Survey Captures Maritime Industry Thoughts on Climate Change
Climate change models suggest that Great Lakes coastal communities should brace themselves for altered water levels, more intense storms, large-scale coastal erosion, and even more variability in weather patterns. However, the devil is in the details. Will Lake Superior rise by inches or fall by feet? Should communities prepare for more deadly storms like the "Freshwater Fury" of 1913, which hit the Great Lakes Basin with 90 mph (145 km/h) winds and waves of 35 feet (11 m)? Or, should smart planners erect wind turbines and sell off the ski slopes? As the uncertain, variable, potentially volatile future unfolds, industries within coastal communities will need to retool infrastructure and rethink practices in unique and cooperative ways.
The Great Lakes Sea Grant Network is helping with this.
In late 2008, a standardized Great Lakes Sea Grant Network Climate Change Awareness Survey was distributed to the Duluth Superior Harbor Technical Advisory Committee. Minnesota and Wisconsin Sea Grant collected 43 responses to assess general awareness about terms and current knowledge, to introduce more complex consideration of the impacts of multiple integrated environmental factors, and to intimate the relative positive or negative impacts that come with individual perspectives as well as port and harbor, shipping, and storm-water management interests.
"Climate change" and "global warming" have become so vernacularized that 91 percent of survey respondents felt they understood these terms. Almost all indicated that they were aware of “global” climate change issues, but less than half (48 percent) felt they were aware of Great Lakes or local challenges that a changing climate might create. Most (78 percent) indicated they were concerned by potential climate change impacts within the Great Lakes.
Approximately 60 percent of respondents thought changes in global weather patterns and the ramifications of those changes would be ultimately negative. Approximately 20 percent felt there would be both positive and negative impacts, while less than 10 percent felt there would be no impacts. Lower lake levels and extreme drought were viewed as the worst potential effects of climate change currently anticipated in the Great Lakes. Increased wind speed and extreme precipitation were also viewed negatively. Feelings about diminished ice cover were more split; although still about twice as many saw less ice as less desirable. According to the survey results, better news about climate's predicted future in the Great Lakes region was longer summers and warmer winters.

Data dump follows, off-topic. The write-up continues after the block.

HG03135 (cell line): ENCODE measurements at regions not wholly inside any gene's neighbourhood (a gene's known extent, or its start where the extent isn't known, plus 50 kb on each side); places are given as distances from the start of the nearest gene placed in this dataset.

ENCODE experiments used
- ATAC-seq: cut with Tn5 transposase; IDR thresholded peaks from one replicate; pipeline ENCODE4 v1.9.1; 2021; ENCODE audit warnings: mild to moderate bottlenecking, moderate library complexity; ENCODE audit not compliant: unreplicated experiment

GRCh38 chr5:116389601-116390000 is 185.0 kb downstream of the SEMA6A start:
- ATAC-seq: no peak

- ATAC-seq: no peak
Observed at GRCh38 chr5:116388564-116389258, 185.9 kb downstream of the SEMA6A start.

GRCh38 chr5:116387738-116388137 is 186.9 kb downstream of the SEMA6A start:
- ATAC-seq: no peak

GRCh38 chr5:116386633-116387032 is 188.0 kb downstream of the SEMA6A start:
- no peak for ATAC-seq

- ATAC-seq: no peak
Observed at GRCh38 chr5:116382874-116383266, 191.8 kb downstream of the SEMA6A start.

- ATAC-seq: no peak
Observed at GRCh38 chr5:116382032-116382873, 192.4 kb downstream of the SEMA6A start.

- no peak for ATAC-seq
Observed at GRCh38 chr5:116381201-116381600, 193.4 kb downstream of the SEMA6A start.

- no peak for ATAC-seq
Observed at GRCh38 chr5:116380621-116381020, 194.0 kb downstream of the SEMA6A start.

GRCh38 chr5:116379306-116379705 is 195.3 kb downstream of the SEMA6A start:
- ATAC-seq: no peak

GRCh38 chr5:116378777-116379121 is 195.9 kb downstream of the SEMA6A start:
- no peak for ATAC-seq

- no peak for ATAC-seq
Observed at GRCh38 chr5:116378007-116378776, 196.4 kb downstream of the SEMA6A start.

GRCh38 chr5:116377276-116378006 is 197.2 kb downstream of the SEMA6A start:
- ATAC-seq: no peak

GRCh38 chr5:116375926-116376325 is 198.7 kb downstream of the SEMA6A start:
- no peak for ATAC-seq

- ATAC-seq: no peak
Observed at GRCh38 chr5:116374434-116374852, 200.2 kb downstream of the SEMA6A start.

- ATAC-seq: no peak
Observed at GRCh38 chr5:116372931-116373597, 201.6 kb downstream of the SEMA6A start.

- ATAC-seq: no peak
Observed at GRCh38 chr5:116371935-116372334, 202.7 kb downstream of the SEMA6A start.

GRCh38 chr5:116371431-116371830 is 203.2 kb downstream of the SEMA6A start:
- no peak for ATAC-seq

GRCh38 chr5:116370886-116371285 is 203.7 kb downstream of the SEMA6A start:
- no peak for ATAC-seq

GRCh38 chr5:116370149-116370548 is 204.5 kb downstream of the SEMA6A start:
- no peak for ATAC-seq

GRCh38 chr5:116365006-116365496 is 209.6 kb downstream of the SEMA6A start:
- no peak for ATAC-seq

Climate Change Focus of World Maritime Day
This is the U.S.'s year to showcase World Maritime Day in an event paralleling the International Maritime Organization's celebration at its London headquarters. World Maritime Day focuses attention on the importance of shipping safety, maritime security, and the marine environment. The 2009 theme — climate change — is a topic Sea Grant is addressing in the Great Lakes. Since shipping traffic makes the Duluth-Superior Harbor one of the busiest ports in the Great Lakes, it seemed appropriate to add Duluth to the list of ports celebrating World Maritime Day in the U.S. (www.uscg.mil/worldmaritimeday/).
Visit www.seagrant.umn.edu/maritime/ to find out more about our World Maritime Day activities, and climate and the maritime industry.
When evaluating possible local climate change impacts on the economics of the Duluth-Superior port community, the responses were largely negative. If predicted climate changes for the Great Lakes region occur, maritime experts foresee trouble with infrastructure, water levels, storm-water drains, and erosion. Almost uniformly (70-78 percent), those surveyed anticipate climate-induced problems for dredging, inland river water levels (Mississippi River), general maritime infrastructure, breakwater and dock integrity, port operations and equipment, and fisheries. Only tourism was seen as a local industry enjoying a net benefiting from the predicted local climate change scenarios.
Based on the survey and a related focus group meeting*, maritime industry professionals indicate that the Duluth-Superior Harbor isn't yet prepared for increased stormwater capacity and shoreland erosion challenges that a changing climate could create. Because industry leaders are eager to learn more about the certainty of change and the uncertainty of climate, Sea Grant's work continues.
The Great Lakes Sea Grant Network is coordinating regional and local climate research to refine predictions about the impacts of climate change to the Great Lakes, including those most relevant to the maritime industry, stormwater managers, and coastal community planners. Sea Grant extension educators and communicators are also developing effective ways to relay information about climate predictions, scientific uncertainty and variability to decision-makers and managers. The Minnesota and Wisconsin Sea Grant Programs are compiling a master list of port infrastructure for the Duluth-Superior Harbor, and collecting projections on maintenance and replacement values from the U.S. Army Corps of Engineers. The Great Lakes Sea Grant Network is conducting these climate-related projects with funding through NOAA’s Climate Program Office Sectoral Applications Research Program.
*The meeting dialog was transcribed and is available for review (participants remain anonymous).
By Dale Bergeron and Sharon Moen